We must note some important points: As mentioned above the proactive and reactive modes of the ego are only the modes of behavior or vibrations of the empirical ego and not its nature. Thus, any empirical ego usually switches back and forth between these modes and not always in one or another mode: An empirical ego, a particular human person, may adopt the proactive mode or attitude in one circumstance and the reactive attitude in another. However, sometimes and for some people one mode is more dominant than the other, the cause of this domination being the intensity of a person’s identification with the proactive or reactive roles in his/her narrative.

It is not that certain people are losers by nature and certain people are winners by nature; in their essence all are the same thing, an empirical ego, the rest being only the narratives it chooses to tell itself, whether of triumph or of failure. All empirical egos are constitutions/creations of the transcendental ego which is one in all; the empirical ego which tells our narrative is itself a narrative being told by the transcendental ego, our life being a narrative within a larger narrative. It is as a result of identification with this mode or the other mode of the empirical ego that our narratives appear to be either epic or tragic. It is always a fundamental choice of the empirical ego to move from the reactive mode to the proactive mode or vice versa. In fact, it is this fundamental independence from these modes, our primordial freedom, that makes change and radical transformations possible.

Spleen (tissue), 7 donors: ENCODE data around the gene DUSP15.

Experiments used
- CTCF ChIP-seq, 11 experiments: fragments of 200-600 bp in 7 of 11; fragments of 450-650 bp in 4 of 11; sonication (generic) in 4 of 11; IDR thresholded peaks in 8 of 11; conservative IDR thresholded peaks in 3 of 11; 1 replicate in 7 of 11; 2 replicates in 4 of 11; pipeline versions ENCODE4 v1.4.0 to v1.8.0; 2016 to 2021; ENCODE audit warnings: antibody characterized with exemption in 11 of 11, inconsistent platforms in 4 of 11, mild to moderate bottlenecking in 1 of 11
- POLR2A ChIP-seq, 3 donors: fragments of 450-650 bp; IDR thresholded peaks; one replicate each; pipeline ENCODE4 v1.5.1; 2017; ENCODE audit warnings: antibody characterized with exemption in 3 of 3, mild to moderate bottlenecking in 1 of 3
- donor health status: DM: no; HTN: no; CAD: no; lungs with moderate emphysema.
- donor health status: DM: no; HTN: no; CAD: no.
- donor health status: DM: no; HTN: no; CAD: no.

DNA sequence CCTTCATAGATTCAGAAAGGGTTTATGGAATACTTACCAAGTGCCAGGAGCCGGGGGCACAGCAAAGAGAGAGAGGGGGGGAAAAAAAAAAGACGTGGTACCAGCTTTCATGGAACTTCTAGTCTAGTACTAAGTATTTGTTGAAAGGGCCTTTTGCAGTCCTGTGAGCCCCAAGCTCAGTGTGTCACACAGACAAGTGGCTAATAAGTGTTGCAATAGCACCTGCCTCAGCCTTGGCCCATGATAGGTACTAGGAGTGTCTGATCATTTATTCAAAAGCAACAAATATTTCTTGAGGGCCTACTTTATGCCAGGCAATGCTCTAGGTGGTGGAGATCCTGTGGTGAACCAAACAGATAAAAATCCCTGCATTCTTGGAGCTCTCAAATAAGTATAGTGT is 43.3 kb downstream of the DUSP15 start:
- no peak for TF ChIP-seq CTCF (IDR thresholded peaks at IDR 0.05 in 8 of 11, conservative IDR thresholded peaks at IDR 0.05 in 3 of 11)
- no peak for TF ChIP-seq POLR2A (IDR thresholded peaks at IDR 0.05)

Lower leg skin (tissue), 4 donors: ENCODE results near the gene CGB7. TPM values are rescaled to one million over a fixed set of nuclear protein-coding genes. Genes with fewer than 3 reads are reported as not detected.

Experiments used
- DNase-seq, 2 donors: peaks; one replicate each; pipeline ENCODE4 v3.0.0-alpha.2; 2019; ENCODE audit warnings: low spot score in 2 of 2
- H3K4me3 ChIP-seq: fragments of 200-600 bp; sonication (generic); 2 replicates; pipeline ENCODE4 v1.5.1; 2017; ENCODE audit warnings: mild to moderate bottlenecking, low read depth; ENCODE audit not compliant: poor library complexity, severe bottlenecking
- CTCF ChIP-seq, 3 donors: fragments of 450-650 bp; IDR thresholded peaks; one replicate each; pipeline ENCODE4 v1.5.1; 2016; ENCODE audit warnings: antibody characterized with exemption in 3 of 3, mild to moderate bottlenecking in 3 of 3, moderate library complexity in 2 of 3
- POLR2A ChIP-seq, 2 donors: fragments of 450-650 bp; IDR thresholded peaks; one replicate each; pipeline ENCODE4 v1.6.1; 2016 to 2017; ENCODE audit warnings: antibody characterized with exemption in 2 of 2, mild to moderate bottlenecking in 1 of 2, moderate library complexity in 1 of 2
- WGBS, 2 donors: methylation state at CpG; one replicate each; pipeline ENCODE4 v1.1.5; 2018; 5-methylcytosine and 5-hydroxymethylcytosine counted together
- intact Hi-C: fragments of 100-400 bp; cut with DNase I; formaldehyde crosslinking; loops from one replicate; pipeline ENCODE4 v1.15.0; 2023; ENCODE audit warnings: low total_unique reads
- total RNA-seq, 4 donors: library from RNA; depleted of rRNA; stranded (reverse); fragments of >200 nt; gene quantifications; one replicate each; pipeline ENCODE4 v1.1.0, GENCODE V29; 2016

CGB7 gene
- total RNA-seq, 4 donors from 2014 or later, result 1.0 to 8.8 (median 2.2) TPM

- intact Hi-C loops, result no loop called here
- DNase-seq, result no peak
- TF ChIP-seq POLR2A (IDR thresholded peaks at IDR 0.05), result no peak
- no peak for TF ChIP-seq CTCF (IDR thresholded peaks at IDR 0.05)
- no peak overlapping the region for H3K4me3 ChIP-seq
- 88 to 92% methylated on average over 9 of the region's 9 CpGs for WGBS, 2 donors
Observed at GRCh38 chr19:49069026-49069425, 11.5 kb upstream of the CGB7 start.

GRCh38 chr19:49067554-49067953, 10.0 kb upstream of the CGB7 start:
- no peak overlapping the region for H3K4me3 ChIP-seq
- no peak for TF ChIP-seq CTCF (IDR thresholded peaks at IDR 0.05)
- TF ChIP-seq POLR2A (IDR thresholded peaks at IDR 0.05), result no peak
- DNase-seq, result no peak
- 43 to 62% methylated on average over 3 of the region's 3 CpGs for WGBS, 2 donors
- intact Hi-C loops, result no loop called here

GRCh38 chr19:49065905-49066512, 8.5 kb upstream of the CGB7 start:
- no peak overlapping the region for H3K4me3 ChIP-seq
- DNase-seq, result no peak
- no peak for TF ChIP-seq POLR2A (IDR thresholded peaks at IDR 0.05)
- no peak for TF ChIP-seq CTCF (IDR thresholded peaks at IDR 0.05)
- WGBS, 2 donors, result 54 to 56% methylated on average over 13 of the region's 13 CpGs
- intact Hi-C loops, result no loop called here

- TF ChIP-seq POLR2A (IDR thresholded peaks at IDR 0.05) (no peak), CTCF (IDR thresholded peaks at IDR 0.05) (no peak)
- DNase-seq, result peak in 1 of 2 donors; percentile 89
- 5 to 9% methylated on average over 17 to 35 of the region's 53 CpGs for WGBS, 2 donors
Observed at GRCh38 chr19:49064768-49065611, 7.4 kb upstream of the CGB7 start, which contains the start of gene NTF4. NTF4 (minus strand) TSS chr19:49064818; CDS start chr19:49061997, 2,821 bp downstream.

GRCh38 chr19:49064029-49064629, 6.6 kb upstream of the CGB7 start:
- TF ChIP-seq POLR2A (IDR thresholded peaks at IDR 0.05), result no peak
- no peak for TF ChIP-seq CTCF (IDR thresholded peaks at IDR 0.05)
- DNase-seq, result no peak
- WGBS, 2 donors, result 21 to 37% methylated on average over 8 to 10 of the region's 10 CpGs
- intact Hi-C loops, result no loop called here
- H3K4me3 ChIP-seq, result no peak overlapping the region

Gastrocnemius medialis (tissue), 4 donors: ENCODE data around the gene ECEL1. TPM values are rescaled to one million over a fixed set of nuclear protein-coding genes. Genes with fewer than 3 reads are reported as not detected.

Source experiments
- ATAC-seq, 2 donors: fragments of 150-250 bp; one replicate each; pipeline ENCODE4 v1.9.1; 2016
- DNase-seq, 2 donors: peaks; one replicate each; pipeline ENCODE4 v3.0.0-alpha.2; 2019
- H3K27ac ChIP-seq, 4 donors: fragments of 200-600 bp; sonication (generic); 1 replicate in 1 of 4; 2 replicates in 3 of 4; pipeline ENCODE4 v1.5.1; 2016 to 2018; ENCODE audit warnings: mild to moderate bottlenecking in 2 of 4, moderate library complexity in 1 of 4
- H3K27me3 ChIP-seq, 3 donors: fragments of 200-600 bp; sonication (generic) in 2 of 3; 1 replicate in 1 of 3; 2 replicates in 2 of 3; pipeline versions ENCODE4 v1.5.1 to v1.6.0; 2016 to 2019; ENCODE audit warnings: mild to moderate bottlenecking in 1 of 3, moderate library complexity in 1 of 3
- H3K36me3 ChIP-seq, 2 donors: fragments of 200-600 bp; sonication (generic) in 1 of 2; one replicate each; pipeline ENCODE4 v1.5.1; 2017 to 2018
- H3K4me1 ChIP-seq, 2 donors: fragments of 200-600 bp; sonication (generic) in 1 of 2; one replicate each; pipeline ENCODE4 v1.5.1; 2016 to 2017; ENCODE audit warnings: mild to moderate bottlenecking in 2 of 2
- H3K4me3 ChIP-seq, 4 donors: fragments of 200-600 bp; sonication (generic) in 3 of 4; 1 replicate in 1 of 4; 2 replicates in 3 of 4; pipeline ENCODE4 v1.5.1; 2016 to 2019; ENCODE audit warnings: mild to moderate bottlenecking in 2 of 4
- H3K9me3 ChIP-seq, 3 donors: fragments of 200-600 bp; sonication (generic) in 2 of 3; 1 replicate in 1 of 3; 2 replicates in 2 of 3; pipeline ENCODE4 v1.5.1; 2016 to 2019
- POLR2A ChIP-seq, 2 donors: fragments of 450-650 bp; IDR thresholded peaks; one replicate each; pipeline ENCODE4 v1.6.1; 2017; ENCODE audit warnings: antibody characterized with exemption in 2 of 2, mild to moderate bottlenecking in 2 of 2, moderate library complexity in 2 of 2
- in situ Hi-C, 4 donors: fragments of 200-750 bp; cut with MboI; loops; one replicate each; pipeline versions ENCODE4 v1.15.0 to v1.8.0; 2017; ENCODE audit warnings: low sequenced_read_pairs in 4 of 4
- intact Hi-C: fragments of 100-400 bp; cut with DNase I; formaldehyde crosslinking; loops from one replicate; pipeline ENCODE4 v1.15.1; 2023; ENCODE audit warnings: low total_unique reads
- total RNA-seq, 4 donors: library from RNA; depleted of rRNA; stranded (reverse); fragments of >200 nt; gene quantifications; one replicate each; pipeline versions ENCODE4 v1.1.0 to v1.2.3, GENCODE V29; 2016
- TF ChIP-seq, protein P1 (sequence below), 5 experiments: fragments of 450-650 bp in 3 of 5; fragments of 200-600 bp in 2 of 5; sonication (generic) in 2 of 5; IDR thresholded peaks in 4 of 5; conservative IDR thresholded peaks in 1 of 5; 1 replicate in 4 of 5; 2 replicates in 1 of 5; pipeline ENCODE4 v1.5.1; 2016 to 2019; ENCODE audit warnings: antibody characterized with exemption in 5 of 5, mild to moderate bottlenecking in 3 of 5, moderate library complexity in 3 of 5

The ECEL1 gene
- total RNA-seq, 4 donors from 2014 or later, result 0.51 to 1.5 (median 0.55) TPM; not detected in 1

The empirical ego can also vibrate in the proactive and the reactive modes simultaneously which makes it somewhat neutral or indifferent to circumstances, for when the reactive mode and the proactive mode superimpose they tend to cancel one another into a relatively flat line which constitutes a kind of passivity or detachment from the ups and downs of a narrative. This mixed, or superimposed, mode of the empirical ego has a spiritual function which deserves attention in separation post. In Egology IV, the last of these series, I go into the details of this neutral mode of the empirical ego and its spiritual functions and aims.

Egology II